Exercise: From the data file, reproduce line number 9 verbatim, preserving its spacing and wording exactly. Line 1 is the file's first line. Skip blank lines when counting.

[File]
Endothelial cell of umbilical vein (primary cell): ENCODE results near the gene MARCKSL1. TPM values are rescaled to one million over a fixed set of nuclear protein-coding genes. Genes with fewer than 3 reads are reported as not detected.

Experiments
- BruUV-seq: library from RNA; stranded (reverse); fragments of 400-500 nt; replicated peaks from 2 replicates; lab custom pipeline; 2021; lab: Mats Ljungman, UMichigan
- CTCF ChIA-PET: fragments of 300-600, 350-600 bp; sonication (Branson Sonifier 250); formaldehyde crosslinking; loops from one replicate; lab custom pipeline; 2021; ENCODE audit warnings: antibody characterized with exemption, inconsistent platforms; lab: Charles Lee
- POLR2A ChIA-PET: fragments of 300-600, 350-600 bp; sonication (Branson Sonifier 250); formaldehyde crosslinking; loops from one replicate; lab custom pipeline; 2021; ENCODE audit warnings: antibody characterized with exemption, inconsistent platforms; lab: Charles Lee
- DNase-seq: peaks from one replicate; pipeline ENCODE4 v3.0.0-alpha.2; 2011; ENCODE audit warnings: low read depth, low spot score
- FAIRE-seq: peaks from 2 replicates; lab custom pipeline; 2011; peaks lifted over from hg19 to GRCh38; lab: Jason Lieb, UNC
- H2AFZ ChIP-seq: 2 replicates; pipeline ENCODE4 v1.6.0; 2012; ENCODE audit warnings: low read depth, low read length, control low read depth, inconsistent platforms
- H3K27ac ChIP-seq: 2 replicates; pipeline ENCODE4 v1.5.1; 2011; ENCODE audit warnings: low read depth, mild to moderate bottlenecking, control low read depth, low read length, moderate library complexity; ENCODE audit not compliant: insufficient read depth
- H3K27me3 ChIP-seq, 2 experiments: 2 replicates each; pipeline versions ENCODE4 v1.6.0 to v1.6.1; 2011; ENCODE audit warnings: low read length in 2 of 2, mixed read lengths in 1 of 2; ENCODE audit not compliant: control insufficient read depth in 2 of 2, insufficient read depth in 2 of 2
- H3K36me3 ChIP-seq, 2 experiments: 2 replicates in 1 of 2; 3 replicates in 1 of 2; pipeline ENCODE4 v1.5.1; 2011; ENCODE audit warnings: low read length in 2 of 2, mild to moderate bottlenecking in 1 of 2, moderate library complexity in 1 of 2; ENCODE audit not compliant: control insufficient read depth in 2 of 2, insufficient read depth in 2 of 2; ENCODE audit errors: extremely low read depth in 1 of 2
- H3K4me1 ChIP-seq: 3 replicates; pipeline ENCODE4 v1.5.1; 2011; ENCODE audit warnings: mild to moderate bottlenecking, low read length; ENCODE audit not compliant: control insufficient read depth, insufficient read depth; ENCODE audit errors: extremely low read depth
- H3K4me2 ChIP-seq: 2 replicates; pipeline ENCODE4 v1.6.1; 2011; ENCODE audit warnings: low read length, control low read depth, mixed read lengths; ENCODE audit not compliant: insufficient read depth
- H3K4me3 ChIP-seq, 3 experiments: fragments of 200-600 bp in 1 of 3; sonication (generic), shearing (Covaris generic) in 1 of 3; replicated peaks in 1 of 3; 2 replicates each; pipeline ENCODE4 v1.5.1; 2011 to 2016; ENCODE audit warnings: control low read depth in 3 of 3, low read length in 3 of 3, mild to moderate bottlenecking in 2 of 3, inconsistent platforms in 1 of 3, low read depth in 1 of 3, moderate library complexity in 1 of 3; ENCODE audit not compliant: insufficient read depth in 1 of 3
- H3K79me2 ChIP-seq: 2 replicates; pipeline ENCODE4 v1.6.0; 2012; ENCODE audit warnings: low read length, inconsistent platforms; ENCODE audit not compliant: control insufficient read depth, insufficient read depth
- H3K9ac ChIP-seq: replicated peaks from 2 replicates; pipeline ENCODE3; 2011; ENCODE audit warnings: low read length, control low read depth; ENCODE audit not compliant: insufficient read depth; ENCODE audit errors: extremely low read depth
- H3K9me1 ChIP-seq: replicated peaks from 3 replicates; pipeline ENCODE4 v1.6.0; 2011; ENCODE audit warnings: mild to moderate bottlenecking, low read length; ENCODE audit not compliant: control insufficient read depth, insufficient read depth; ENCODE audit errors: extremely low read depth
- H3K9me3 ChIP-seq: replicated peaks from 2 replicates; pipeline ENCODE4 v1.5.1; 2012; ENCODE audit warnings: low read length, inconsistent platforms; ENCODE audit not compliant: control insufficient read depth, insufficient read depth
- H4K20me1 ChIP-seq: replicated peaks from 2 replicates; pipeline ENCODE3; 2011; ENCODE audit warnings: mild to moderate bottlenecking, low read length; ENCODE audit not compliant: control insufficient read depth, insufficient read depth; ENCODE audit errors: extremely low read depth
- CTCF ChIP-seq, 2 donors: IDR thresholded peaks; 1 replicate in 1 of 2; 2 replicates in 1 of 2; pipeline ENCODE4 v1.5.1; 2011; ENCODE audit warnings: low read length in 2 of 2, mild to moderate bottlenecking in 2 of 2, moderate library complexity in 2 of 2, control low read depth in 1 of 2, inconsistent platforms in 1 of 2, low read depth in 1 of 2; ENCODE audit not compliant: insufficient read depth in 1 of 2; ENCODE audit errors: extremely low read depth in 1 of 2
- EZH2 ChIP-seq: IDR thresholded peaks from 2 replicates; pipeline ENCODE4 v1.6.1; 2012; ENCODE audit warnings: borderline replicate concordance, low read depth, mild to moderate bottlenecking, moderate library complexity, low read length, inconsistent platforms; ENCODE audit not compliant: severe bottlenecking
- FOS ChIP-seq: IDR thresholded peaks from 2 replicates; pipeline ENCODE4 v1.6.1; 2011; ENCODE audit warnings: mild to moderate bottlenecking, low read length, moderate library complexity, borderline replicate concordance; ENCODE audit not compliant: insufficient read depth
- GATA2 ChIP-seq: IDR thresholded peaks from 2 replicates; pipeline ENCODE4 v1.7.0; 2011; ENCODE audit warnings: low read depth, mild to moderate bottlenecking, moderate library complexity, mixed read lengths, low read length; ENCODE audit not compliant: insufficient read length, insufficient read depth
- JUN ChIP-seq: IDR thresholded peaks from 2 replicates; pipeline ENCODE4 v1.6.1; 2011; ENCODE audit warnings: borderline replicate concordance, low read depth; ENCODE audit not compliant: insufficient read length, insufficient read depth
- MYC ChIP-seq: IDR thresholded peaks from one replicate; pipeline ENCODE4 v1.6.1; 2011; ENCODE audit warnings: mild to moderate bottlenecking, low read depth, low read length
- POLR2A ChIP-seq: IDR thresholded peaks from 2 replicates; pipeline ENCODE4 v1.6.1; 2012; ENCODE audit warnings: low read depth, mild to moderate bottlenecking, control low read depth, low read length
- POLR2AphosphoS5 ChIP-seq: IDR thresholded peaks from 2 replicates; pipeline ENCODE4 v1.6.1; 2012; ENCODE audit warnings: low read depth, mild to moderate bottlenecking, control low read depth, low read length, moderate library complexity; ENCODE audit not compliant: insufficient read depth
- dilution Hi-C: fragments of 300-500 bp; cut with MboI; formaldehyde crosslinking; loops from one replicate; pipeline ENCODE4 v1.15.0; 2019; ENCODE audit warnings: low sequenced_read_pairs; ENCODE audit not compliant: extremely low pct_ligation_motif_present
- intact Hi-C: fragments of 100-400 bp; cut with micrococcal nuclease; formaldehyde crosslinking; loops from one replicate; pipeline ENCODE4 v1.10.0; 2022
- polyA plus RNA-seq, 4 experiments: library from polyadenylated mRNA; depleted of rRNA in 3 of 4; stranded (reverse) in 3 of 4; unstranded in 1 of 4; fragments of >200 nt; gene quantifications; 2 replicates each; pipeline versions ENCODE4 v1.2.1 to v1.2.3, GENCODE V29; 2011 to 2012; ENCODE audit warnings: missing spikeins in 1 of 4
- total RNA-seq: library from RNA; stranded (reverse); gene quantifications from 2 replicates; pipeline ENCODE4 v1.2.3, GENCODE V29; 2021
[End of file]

- H3K27ac ChIP-seq: 2 replicates; pipeline ENCODE4 v1.5.1; 2011; ENCODE audit warnings: low read depth, mild to moderate bottlenecking, control low read depth, low read length, moderate library complexity; ENCODE audit not compliant: insufficient read depth